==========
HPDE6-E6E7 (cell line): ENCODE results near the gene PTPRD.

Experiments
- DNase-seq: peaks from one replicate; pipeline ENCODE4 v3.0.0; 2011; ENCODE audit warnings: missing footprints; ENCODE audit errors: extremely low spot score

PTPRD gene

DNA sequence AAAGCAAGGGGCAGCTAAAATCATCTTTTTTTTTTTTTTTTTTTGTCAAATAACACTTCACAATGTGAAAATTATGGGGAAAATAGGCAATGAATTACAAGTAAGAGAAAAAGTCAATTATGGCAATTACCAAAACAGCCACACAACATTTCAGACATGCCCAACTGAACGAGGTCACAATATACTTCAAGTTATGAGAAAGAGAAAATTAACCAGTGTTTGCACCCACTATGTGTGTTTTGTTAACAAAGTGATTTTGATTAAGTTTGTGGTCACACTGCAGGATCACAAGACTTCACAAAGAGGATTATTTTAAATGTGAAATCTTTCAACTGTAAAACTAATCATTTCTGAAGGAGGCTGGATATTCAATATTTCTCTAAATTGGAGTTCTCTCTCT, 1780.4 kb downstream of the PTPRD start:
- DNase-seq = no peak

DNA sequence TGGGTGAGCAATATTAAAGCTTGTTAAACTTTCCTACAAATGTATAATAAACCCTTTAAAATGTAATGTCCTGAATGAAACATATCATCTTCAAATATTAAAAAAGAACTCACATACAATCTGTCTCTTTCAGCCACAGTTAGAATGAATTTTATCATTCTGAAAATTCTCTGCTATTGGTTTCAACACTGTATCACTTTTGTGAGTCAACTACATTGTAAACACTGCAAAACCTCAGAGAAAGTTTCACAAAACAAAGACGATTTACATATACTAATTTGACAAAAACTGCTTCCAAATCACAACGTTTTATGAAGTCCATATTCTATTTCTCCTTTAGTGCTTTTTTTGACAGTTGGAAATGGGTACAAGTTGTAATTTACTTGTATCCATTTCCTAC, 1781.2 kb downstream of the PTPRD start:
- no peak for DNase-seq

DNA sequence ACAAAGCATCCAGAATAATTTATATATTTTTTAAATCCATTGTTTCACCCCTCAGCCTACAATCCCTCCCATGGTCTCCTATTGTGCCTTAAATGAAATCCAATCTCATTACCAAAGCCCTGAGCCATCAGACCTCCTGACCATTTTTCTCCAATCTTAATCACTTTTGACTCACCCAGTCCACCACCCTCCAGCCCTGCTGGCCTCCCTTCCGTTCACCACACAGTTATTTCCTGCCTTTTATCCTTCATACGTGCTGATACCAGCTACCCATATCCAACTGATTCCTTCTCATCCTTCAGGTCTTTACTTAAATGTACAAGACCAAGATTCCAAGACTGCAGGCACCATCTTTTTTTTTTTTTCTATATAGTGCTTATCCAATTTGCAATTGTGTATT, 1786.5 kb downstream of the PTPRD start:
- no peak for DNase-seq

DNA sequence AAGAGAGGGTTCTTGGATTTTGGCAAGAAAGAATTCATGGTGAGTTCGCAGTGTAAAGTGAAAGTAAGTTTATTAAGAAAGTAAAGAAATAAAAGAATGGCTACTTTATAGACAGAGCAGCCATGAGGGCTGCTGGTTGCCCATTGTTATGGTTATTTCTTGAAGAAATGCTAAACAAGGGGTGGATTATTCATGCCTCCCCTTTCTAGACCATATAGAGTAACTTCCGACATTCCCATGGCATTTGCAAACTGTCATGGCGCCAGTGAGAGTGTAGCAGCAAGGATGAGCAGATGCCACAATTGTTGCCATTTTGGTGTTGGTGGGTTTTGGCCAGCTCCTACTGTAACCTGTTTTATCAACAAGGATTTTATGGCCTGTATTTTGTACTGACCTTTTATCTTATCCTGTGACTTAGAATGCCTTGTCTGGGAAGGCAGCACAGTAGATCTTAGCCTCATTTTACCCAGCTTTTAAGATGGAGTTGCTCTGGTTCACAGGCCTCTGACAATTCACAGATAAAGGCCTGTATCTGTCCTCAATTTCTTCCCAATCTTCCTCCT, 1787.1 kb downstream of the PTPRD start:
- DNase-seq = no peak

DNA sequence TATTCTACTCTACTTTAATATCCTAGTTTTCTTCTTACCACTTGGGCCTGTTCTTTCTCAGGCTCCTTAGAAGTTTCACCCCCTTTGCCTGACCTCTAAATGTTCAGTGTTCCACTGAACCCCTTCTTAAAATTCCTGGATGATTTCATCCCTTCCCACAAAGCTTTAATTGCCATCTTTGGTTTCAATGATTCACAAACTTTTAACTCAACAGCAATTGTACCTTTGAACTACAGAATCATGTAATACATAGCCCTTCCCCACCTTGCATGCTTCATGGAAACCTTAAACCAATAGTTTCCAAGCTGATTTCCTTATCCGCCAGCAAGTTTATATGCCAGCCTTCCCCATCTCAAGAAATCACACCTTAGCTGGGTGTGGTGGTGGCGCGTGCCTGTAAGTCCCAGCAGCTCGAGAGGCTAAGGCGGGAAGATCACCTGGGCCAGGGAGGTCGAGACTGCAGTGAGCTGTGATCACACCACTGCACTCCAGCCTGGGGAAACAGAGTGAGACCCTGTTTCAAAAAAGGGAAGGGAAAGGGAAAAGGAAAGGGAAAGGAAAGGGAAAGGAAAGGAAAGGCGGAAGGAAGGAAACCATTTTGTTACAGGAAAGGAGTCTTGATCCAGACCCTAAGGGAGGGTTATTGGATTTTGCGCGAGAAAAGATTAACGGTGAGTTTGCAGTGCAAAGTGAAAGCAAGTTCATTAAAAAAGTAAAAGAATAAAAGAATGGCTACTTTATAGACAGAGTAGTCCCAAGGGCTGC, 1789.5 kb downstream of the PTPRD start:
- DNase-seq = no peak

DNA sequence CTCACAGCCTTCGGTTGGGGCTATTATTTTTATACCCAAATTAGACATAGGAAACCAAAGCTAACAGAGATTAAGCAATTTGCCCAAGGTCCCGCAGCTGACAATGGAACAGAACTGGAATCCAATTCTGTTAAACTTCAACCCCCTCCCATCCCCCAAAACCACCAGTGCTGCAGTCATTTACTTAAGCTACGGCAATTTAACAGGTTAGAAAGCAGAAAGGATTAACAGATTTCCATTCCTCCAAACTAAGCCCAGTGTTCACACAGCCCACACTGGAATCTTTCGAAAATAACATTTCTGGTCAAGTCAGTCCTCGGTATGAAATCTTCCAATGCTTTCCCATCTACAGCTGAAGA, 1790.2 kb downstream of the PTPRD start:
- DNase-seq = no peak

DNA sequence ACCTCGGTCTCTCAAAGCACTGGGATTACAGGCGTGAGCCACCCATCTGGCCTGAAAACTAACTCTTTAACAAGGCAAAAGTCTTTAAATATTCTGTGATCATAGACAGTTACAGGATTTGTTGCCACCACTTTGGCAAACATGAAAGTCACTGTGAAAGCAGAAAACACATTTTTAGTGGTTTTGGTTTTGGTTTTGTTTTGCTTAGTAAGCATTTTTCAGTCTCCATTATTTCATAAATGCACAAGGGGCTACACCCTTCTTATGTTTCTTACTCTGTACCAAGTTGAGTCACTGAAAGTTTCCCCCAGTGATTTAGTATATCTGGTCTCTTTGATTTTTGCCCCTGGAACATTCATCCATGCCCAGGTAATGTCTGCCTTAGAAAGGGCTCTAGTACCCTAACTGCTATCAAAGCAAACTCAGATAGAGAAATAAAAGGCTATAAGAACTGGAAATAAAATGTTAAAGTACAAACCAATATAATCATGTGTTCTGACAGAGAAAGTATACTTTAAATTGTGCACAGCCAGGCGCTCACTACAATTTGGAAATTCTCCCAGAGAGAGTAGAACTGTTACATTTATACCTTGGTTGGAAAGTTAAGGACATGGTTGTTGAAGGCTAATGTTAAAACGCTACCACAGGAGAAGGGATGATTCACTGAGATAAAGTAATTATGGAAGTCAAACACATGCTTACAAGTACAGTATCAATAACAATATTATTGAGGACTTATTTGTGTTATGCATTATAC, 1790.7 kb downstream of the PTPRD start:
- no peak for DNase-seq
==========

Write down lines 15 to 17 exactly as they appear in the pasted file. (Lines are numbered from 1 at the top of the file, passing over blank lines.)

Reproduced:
DNA sequence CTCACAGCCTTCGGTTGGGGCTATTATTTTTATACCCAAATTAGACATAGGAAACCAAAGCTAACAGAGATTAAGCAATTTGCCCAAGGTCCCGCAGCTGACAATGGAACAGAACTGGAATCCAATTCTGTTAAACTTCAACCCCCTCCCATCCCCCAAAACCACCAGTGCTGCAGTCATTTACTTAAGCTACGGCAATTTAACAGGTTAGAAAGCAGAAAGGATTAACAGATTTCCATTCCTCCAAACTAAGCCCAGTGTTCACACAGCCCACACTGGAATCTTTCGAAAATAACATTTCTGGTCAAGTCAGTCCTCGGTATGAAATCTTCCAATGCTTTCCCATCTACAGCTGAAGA, 1790.2 kb downstream of the PTPRD start:
- DNase-seq = no peak

DNA sequence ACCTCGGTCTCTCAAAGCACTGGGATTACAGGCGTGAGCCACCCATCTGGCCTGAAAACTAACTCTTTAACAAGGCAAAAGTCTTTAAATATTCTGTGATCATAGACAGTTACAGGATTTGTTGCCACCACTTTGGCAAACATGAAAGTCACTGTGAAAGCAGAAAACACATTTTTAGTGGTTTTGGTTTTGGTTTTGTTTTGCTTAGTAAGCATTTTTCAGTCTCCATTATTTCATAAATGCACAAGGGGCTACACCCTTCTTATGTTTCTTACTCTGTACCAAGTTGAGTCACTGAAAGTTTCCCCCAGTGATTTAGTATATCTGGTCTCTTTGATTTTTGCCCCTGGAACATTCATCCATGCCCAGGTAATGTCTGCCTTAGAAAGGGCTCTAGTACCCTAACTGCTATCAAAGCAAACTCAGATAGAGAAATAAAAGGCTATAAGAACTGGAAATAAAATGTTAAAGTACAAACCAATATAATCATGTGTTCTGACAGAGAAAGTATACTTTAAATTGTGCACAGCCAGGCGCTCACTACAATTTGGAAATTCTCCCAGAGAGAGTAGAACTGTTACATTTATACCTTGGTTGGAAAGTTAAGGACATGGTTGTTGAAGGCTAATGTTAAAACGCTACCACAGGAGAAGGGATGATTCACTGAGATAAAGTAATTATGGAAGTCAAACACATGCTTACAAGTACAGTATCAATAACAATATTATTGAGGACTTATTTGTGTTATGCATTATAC, 1790.7 kb downstream of the PTPRD start: